The American Policy Center sent an article dealing with the Electronic Registration Information Center (ERIC). We sent an email to Mr. Ross McDonald, Director of the Lake County Board of Elections asking if they use ERIC to maintain the voter database.
Mr. McDonald responded with a detailed explanation and his opinions on the American Policy Center article. We thank Mr. McDonald for his transparency and prompt response to our questions.
Brian Massie, Executive Director / March 4, 2022
We received the following article from the American Policy Center dealing with the ERIC database software system. Please be advised that I read everything with a modicum of distrust. Verify then trust has become my mantra.
From one of our previous conversations, you had said that the Lake County Board of Elections uses “ERIC”. However, I was not knowledgeable about their services at that time.
Upon reading the article, I saw some very disturbing statements:
“The Electronic Registration Information Center (ERIC) is a nation-wide voter data-gathering system, funded by the Pew Center and an “anonymous” donor, the Soros Open Society. Designed by activists in 2014, it is a membership organization established to maintain states’ voter rolls. Please don’t misunderstand. Legitimate maintenance of voter rolls, although required of every state by law, was not the intent of ERIC.”
“Let me highlight this provision of ERIC membership, from its own bylaws: “Under no circumstances shall the members transmit any record indicating an individual is a non-citizen of the U.S.” This, lest you be confused about the intent of the organization.”
“In reality, ERIC creates a left-wing voter registration drive, using an incredibly complete list of potential voters it obtains from member states – at the taxpayers’ expense, which (sic) expenditure climbs to millions of dollars per state after all the ERIC mandates are fulfilled. In other words, the residents of ERIC member states are paying for the destruction of their own voter integrity, and this hurts both parties.”
“Data collection does not stop with DMV and voter records. ERIC requires submission from each state of totals of provisional ballots counted, totals of those uncounted, and why. ERIC demands to know how many voters changed or updated their registrations on the day of voting; how many paper ballots were cast, and how many electronic votes were tabulated. ERIC even requires names of all individuals who participate in the act of registeriing (sic) voters, including public library staff, DHS, Depts. of Health and Public Safety, and volunteer organizations.”
You know that I have been rather vigilant, at a personal cost to me, in trying to squash any suggestion that there is, or was, voter fraud in Lake County. For Lobbyists for Citizens, it is paramount that citizens have total confidence that we have free and fair elections. I told you that I will never bear false witness, and I will continue to live by that principle.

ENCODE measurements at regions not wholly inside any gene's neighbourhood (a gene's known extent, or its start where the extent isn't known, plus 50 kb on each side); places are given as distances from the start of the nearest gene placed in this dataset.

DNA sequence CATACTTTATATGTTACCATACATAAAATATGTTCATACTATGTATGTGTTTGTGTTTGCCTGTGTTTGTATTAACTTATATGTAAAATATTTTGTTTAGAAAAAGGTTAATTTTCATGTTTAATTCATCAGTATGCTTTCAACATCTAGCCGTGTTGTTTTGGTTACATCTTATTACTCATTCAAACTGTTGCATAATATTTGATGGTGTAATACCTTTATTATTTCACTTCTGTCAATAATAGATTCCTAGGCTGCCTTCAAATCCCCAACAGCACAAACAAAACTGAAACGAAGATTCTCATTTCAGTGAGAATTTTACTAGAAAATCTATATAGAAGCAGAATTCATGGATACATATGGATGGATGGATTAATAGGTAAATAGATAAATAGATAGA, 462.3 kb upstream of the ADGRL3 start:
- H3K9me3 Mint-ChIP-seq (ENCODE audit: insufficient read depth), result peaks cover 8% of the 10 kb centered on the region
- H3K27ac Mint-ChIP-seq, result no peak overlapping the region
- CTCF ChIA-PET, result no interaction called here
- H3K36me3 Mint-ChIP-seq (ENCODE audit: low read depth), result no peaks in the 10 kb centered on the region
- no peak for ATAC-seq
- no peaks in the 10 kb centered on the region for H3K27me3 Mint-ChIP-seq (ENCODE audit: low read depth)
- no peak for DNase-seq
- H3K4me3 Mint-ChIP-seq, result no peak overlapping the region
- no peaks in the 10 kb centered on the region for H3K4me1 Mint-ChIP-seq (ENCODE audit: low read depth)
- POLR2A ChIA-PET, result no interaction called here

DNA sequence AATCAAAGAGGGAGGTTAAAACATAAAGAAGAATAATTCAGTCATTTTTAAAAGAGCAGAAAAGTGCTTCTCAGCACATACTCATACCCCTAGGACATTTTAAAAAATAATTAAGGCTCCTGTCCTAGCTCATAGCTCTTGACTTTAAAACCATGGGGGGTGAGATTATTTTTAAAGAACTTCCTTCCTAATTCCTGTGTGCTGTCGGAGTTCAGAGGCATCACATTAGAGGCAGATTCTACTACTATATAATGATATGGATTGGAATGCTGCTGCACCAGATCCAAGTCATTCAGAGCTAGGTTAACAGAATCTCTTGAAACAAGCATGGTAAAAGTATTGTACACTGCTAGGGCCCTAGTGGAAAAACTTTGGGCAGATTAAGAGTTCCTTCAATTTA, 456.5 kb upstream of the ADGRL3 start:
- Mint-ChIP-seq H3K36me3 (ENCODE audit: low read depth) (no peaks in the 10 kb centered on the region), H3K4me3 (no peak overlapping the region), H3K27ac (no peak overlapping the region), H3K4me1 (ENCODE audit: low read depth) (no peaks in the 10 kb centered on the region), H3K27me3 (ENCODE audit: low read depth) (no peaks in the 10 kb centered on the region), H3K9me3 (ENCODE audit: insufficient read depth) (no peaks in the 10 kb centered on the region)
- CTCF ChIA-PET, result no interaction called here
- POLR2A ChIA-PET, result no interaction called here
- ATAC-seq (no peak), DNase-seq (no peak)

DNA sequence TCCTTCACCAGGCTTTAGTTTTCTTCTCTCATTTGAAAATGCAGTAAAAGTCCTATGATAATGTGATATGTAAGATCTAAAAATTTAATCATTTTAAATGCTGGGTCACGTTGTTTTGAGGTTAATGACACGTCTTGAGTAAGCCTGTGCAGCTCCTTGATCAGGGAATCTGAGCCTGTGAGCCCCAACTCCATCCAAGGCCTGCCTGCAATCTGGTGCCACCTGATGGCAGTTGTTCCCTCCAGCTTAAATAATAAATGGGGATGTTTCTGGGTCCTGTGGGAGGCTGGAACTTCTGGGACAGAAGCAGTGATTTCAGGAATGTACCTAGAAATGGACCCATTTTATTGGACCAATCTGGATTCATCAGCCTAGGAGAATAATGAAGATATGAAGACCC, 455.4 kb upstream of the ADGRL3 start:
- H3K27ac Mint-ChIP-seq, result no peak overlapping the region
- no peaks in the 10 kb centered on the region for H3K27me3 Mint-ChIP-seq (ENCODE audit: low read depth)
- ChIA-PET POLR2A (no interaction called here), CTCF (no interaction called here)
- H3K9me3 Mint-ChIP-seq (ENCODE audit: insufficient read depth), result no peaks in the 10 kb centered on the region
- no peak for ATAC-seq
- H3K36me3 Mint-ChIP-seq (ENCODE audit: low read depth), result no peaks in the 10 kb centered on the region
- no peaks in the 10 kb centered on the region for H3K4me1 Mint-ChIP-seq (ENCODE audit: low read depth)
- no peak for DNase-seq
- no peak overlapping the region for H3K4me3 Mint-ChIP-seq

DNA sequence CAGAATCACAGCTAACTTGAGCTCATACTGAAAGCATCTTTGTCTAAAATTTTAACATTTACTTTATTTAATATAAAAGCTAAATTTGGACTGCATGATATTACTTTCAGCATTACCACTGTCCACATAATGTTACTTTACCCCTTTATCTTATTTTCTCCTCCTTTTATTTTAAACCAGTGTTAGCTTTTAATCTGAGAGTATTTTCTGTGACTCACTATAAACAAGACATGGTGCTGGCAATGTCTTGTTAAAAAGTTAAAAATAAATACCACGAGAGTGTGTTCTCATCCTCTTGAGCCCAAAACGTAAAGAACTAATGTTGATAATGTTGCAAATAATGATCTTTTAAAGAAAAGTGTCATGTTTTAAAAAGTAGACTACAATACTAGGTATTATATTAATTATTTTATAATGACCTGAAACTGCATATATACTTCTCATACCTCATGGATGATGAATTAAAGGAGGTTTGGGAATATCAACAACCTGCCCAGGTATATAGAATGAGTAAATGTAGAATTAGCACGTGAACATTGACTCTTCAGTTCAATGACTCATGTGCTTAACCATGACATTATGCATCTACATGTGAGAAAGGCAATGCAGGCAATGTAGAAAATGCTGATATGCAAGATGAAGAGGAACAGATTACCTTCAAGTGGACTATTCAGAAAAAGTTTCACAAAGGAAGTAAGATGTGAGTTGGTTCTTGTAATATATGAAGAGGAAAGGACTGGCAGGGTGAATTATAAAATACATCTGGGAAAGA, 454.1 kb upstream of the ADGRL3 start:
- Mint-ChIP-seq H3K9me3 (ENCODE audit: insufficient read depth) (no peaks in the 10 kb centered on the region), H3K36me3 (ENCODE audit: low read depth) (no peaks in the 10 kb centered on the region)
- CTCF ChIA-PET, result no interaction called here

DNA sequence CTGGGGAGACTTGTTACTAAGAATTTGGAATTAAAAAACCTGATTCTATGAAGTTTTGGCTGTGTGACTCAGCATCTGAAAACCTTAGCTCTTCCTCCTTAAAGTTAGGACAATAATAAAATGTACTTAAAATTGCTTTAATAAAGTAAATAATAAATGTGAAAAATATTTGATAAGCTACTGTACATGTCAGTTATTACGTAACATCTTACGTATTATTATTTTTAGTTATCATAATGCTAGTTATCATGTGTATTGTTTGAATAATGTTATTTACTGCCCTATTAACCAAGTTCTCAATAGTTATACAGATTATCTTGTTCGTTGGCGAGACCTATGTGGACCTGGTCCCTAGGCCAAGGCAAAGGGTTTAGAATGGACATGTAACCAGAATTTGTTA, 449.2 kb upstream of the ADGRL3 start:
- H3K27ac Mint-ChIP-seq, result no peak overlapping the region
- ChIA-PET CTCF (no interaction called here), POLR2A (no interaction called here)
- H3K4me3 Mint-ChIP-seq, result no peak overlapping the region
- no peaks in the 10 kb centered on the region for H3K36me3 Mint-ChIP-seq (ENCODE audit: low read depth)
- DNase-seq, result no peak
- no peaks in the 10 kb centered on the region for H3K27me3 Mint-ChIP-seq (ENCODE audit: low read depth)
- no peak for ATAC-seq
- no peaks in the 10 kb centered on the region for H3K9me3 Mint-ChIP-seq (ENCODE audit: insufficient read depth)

Can you please confirm for me whether the Lake County Board of Elections uses ERIC? Also,how much is paid to use their services? Are the statements made in the article correct? If there is any other statement that you would like to make about the controls the BOE maintains to ensure integrity in our voter database, we would gladly inform the public.
I will gladly speak out in public if there are false statements in the American Policy Center article.
Thank you for your efforts on behalf of the Lake County taxpayers.
Lobbyists for Citizens
a 501 (c) (4) Non-Profit
Here is Mr. Ross McDonald’s response to our questions.
We are provided data from the Ohio Secretary of State that does indeed contain ERIC data. That data is used to strengthen the integrity of voter rolls through multi-state information sharing. The Lake County Board of Elections does not pay to participate in ERIC, because that relationship is between ERIC and the States, not ERIC and individual Ohio Counties.
Here are the states that are members (31 states plus D.C.): Alabama, Alaska, Arizona, Colorado, Connecticut, Delaware, Florida, Georgia, Illinois, Iowa, Kentucky, Louisiana, Maine, Maryland, Michigan, Minnesota, Missouri, Nevada, New Mexico, Ohio, Oregon, Pennsylvania, Rhode Island, South Carolina, Texas, Utah, Vermont, Virginia, Washington, West Virginia, and Wisconsin. As you see, a mix of solid R states, solid D states, and some we see as tossups.
My only comment on the article is that we do not use ERIC data to register citizens to vote in Ohio. The act of registering to vote is initiated by the voter under penalty of election falsification (a felony), so when the writer says it is creating a “left-wing voter registration drive” I have no idea how she has arrived to that conclusion. If anything, it shows that the writer has zero technical understanding of how ERIC data is actually used. I’d be curious if she bothered to contact an election official before writing this article? This is a common error we’ve seen bloggers make ad nauseam, even before 2020.
ERIC, I would argue, catches individuals who may be actively registered to vote in two states at one time thereby empowering election officials to contact the voter to determine exactly what is going on, and remove them from the state they no longer reside. When a person moves out of state, one of the last things on their mind is “I should cancel my voter registration.” ERIC is there to cleanup those abandoned active registrations, thus closing potential avenues to fraud.
Amanda Grandjean, the state’s Election Director, is the Ohio Secretary of State’s representative to the ERIC Board. Her email is: agrandjean@OhioSOS.Gov.
At the end of the day, do I think ERIC data has helped prevent fraud and strengthen voter rolls? Yes. [Emphasis added by LFC]
Ross McDonald │Director
105 Main St. Ste. 107
Painesville, OH 44077
O: (440) 350-2404 │lakecountyohio.gov/lakeelections